First and foremost, Statues are a band that seem incredibly humble and down to earth. As they’ve said on their Facebook page “We’re five geeks from Perth, WA, playing heavy music we love, with people we love.” And if you ask me (having reviewed them, you should.) that really translates into their new album No Grave, No Burial. It’s fun, it doesn’t take itself too seriously and it’s just pretty damn good music. Let’s dig into the graves and see what we can find.

Before I delve into the songs there are two key elements of the album that I really loved; the vocals and the bass. The vocals of Alex Shom were really reminiscent of those of Bring Me The Horizon frontman, Oli Sykes and due to that I was reminded heavily of Bring Me’s older stuff, which while not my favorite era of the band, was very nice to hear. The bass guitar was f*cking fantastic – it has such a strong presence in most of the songs and a lot of them featured some pretty sexy riffs.

Starting with the first song, “Collapse” we’re hit in the face with one of those sexy bass riffs; drums follow; and then enters the screamed vocals. Whilst being a little basic the screamed vocals are very legible and crisp, making for accessible hardcore music. A solid, concise structure to the song really makes it feel well put together.

Next up is “Sirens” – a lot faster paced, more aggressive and heavier. This is one of the songs that reminded me of Bring Me The Horizon. While the song certainly isn’t the most original to come out of the genre, there are fair few, really nice guitar and bass riffs in this and you get a great taste of the strong bass guitar.

Third song, “Defiance” continues to get progressively more aggressive – harder and faster than the last. Not much to this song that’s very different from the first two, unfortunately. But if the worst I can say about a band is that there’s not a lot of distinction between songs – when the songs are pretty good – that can’t really be that bad.

“Onwards To The Sun” breaks the album up a little by being something new to the listener. Starting off a bit slower and steadier, with long drawn out screams and deeper growls, it gives us a nice sense of variety. This song, like “Collapse,” has good structuring in it that breaks up the song and stops it from sounding like one big wall of noise which I think greatly benefits this song in particular.

Mid-way through the album we’re gifted with a gorgeous instrumental, only spanning for a minute and a half long, but really breaking up the album and giving us something that just sounds pretty. Its atmospheric sound and entrancing vibe really show attention to detail and experience, I think, and it serves its purpose especially as it continues on to lead into the titular song.

In “No Grave, No Burial” the beautiful instrumental continues until interrupted by recurring chanting of the guitar, bass and drums. The vocals chime in, sounding desperate and emotional, like crying out for sheer life. This song puts in a lot of spirit that I feel like was intentionally put into the album’s namesake especially. It feels like anger and desperation screaming out. The instrumentals behind the vocals sound like something apocalyptic, like giving the illusion of hopelessness or despair. A really atmospheric setting in this album.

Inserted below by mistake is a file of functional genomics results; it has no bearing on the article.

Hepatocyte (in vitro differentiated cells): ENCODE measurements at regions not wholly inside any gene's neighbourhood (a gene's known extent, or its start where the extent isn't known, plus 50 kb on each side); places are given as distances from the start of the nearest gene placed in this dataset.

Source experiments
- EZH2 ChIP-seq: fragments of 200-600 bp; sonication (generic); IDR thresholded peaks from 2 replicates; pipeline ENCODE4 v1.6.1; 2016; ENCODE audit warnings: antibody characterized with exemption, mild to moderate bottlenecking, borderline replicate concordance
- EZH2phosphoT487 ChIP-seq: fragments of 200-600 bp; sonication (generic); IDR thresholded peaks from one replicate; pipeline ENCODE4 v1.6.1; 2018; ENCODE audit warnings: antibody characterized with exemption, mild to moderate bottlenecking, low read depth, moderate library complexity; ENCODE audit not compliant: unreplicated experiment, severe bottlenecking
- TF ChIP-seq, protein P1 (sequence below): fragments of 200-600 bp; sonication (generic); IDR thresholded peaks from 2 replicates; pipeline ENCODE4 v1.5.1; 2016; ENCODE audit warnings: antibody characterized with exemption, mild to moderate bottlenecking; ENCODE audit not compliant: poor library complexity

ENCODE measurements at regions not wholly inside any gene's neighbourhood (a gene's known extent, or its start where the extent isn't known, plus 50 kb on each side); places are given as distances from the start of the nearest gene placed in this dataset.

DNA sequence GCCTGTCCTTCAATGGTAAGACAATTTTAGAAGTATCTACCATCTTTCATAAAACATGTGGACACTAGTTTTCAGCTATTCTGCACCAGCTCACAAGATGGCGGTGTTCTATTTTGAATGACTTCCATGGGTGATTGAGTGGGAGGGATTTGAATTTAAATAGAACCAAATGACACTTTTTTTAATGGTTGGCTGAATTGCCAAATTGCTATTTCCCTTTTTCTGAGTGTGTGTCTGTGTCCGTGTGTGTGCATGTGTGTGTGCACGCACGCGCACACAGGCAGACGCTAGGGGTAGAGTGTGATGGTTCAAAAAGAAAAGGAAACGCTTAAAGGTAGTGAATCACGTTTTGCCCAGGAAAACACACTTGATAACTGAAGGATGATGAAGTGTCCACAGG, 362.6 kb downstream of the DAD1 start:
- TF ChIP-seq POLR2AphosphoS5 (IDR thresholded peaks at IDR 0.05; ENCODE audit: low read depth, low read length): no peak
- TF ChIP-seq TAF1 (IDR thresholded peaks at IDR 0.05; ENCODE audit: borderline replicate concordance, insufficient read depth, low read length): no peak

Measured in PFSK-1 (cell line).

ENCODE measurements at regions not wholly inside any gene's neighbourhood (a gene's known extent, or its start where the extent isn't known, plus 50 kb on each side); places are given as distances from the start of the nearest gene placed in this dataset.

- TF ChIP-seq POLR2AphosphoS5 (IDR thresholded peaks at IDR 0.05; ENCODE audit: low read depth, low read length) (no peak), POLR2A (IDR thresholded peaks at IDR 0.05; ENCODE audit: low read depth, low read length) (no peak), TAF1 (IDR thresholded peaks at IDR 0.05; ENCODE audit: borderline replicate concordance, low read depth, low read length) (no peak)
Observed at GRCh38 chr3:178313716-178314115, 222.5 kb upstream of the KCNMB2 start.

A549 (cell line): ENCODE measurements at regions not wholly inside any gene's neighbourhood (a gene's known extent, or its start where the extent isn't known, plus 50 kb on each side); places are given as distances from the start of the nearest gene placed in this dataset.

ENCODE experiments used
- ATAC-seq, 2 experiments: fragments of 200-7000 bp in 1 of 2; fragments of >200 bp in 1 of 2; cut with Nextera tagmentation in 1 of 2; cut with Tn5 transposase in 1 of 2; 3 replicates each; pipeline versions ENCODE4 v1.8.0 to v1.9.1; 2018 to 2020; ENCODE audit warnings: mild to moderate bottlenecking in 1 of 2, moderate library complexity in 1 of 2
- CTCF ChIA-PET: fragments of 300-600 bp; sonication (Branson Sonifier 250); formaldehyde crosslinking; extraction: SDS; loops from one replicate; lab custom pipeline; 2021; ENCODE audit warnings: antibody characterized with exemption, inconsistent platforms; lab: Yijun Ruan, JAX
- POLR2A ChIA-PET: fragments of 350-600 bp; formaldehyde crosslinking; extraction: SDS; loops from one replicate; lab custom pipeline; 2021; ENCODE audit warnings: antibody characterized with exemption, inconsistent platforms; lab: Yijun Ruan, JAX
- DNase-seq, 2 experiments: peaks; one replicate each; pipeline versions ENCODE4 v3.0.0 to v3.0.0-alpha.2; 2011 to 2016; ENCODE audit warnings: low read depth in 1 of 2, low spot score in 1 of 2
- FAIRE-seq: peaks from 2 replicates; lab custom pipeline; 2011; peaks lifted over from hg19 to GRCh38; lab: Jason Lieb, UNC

“Unrest” I feel is personally a lower point of the album, mostly due to what happens at the end. It starts off fast paced – going all out – building up into the chorus which is, as you’d expect, fast paced and going all out even more. This song turns around towards the end, quietens down and gives us deep strumming of the guitar and spoken lyrics, which feels a little disjointed, as it feels like a completely different song.

“Dirge” starts out sounding a little more like a Post-Grunge song with the kind of guitar riff we get at the beginning, before kicking the drums back in and returning to their sound – but with a little less aggression. This song is more contained and shows us a different side to the band. Soaring strings towards the end of the song give us a feeling that the song stands so heavily apart from everything else in this album. I’d say this song is one of the better ones on the album. A chanting chorus of sung and screamed vocals close the song out beautifully.

Finally, at the end of the album we have “Sanctuary”. Start big, and end big. That’s the rule of thumb. “Sanctuary” returns back to the fast, hard and aggressive sound we got earlier in the album. Which is actually quite refreshing since the album was spread apart in its tracklist – all the heavy songs weren’t back to back to back and there was a balance about it. While this song is leaning a bit towards the “wall of noise” category, it’s not bad due to the variety and balance I mentioned just before. This song does exactly what it’s supposed to do – it closes out the album with a big, hard stomp in the ground; leaving a footprint, one that you won’t soon forget.